marka63 Re:1993 All over again (RFC-1935) (101 comments)

This isn't RFC 1535 all over again unless you are using partially qualified names where the end of the partially qualified name just happens to match one of the new TLDs. Partially qualified names have always been dangerous.

I just wish I had been able to convince Paul to break all existing use of partially qualified names back then by not appending search elements to any name with multiple labels. As much as foo.lab is convenient to type, foo.lab.example.net was safe as was foo + lab.example.net as a search list element.

about 4 months ago
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ICANN Offers Fix For Domain Name Collisions

marka63 Re:Why do people use internal TLDs? (101 comments)

They don't own you. However they are the authority for which names are added to the root zone. New TLD labels have always been possible and have been added from time to time.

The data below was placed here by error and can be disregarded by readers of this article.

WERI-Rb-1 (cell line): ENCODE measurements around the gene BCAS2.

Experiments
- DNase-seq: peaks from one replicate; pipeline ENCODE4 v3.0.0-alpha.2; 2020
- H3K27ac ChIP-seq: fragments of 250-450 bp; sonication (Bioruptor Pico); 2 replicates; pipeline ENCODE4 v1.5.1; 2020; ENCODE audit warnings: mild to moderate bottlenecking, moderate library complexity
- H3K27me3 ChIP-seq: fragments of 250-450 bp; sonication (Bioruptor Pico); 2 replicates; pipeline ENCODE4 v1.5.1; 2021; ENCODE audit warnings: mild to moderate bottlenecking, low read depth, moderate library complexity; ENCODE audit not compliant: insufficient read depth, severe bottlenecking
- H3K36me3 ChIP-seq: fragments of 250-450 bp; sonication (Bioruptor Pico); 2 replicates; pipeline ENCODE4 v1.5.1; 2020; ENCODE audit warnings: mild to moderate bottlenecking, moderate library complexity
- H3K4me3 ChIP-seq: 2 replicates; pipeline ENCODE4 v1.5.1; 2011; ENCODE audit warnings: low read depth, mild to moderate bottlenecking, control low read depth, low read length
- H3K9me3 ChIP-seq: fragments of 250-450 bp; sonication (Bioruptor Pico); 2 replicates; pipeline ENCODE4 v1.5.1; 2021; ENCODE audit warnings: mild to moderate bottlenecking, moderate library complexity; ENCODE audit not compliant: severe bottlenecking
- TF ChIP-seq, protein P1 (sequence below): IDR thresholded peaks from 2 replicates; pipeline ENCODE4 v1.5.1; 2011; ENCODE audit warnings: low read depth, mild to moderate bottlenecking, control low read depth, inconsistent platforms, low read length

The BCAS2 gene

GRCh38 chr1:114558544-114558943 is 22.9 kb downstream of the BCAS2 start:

The RBDMS vendors that squatted on a TLD were not rational actors. They knew or should have known that new TLDs could be added to the DNS at anytime. That new TLDS would be added to the DNS was published as part of the switch from a flat namespace to a hierarchical namespace. They failed to do due diligence. If they wanted a reserved name they could have requested one or heaven forbid registered one.

This is like vendors that squatted on 1.0.0.0 address space.

about 4 months ago
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ICANN Offers Fix For Domain Name Collisions

marka63 Re:Why do people use internal TLDs? (101 comments)

Firstly ICANN didn't just assert ownership of the root. They inherited it along with the rest of the IANA.

And the administrators gambled that no one else would ever register that tld. Sorry they just lost that bet.

The DNS is designed to allow everyone to have their own namespace. To do this you need to register the name so that it can be uniquely yours. If you can't register it, don't use it. Period.